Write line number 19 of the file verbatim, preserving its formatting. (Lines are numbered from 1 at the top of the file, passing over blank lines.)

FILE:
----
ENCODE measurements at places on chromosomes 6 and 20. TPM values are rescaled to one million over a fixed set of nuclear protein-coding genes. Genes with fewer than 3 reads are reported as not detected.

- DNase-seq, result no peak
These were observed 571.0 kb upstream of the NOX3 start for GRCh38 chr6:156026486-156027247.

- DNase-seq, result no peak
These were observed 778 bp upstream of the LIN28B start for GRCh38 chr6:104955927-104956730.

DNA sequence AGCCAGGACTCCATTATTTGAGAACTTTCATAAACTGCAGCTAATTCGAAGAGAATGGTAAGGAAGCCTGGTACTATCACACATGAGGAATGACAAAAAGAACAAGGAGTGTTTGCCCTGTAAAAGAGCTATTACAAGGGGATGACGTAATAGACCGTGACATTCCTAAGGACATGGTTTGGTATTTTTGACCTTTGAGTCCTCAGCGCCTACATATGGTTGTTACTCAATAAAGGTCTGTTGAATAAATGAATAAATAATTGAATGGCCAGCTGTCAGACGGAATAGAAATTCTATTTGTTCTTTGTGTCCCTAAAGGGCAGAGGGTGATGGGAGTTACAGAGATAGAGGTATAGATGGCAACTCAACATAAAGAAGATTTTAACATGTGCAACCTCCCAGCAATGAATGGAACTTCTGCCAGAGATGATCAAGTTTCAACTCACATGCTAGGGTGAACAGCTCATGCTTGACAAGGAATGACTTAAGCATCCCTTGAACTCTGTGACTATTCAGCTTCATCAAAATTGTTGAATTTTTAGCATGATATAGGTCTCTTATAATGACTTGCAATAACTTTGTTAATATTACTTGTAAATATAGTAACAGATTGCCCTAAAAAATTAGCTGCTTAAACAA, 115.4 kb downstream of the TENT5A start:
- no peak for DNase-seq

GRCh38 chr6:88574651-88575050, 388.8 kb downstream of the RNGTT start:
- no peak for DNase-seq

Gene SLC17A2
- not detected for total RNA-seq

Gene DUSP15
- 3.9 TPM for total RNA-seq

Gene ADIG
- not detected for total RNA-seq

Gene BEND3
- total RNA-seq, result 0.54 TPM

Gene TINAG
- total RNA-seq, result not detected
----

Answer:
- total RNA-seq, result not detected